This article comes from Entrepreneur.
Here’s what to keep in mind for a successful transition to remote work.
Before transitioning a team to remote work, it’s important to outline expectations, share them with everyone on the team, and update them regularly.
These policies will depend on the team size and needs, however, a general remote policy should outline:
Going remote brings a whole new set of challenges to the hiring process as well. Whether a company is building a remote workforce from scratch or transitioning to hiring remote employees only, managers will need to revise any hiring strategies to reflect remote work expectations and responsibilities. For instance, it may be more important to focus on a candidate’s soft skills — such as self-motivation and communication skills — to ensure they’ll be an appropriate addition to the team.
Team collaboration and communication can become messy and disconnected quickly if managers aren’t careful. Therefore, it’s important to have all the tools in place to support remote workers before making the switch.
When working remotely, teams will need a way to communicate with each other painlessly. Email is not always the best option, so remote teams should opt for communication tools such as Slack, HipChat or Skype to stay connected. All of these tools offer real-time messaging, video call options and the ability to organize conversations by channel, project or topic.
Organization will be key for teams working remotely. It’s a good idea to set up a cloud-based project management tool so that everyone can access the files and information they need at any time. These tools also offer ways to organize projects between different departments and set deadline reminders. A few of the most popular project management tools for remote teams include Trello and Basecamp. For document and file sharing and management, Google Drive, DropBox and Box are popular options.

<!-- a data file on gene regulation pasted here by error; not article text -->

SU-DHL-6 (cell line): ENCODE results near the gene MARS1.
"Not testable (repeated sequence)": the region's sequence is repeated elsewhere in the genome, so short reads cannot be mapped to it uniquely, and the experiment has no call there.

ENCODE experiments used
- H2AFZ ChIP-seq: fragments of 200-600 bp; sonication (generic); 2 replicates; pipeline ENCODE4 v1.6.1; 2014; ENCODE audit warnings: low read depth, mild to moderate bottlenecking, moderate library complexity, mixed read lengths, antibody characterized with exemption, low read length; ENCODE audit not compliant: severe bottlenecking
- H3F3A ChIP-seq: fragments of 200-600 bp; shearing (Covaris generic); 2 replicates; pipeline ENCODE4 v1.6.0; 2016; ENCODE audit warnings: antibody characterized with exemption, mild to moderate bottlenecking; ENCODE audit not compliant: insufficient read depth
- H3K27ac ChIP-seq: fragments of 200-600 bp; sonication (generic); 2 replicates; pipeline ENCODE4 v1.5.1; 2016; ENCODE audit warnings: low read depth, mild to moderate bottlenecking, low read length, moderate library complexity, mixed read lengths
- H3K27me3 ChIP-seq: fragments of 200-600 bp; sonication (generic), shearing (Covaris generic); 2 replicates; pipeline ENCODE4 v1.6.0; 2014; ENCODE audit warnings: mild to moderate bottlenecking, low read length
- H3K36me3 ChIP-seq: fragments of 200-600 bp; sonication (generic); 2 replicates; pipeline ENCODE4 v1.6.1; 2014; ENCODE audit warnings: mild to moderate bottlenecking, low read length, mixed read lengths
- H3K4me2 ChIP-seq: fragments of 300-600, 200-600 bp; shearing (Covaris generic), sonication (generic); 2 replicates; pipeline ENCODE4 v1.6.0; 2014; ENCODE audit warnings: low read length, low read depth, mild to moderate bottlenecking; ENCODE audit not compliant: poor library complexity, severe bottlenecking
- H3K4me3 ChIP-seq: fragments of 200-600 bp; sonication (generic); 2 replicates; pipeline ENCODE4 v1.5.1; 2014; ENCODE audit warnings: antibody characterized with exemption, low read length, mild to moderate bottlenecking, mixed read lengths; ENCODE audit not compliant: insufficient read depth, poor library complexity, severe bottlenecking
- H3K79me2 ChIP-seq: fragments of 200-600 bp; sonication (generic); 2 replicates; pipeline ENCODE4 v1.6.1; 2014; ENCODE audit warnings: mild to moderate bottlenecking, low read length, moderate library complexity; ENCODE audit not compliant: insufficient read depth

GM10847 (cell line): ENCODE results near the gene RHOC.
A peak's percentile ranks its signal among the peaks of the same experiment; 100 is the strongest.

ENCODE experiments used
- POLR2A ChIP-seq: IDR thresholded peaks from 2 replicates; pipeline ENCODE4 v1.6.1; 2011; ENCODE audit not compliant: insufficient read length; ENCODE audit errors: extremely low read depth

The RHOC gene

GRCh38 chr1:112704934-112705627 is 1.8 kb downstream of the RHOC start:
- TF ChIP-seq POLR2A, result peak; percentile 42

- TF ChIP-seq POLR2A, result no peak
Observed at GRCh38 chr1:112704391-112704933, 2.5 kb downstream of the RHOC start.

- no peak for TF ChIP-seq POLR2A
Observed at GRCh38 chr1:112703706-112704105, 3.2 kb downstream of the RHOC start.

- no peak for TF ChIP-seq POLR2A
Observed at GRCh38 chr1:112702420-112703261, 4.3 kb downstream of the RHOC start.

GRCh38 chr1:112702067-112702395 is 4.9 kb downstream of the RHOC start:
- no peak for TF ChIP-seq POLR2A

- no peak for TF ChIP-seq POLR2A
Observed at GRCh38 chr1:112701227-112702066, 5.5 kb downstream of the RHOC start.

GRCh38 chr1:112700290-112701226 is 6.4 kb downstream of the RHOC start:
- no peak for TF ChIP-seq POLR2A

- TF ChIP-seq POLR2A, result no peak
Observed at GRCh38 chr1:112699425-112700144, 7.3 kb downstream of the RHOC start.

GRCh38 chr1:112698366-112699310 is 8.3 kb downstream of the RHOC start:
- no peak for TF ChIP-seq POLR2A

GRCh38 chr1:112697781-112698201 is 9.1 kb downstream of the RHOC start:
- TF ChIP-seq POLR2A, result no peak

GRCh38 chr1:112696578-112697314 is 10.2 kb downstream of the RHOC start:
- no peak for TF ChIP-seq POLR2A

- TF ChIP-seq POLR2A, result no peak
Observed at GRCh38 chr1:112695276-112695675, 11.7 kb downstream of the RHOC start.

A successful transition to remote work also depends heavily on well-prepared managers or team leaders. For many managers, the process can quickly become overwhelming, so it’s important to train and prepare them well. The first step is to make sure managers have the right tools (such as those mentioned above), so they can be available for their employees, answer any questions, offer feedback, and most importantly, keep projects on track.
About 35 percent of employees admitted they would leave their current job for one that offered remote work. Additionally, 90 percent of people who currently work remotely say they plan to continue doing so for the rest of their career. The demand for remote work isn’t going away, and team leaders that don’t trust their employees will find transitioning to remote work difficult.
There will be challenges along the way and managers won’t be able to control everything all of the time, so it’s important to let employees find their own solutions to challenges that arise when necessary and suggest how to improve things moving forward.
With the right planning and preparation, teams can transition to remote work successfully.
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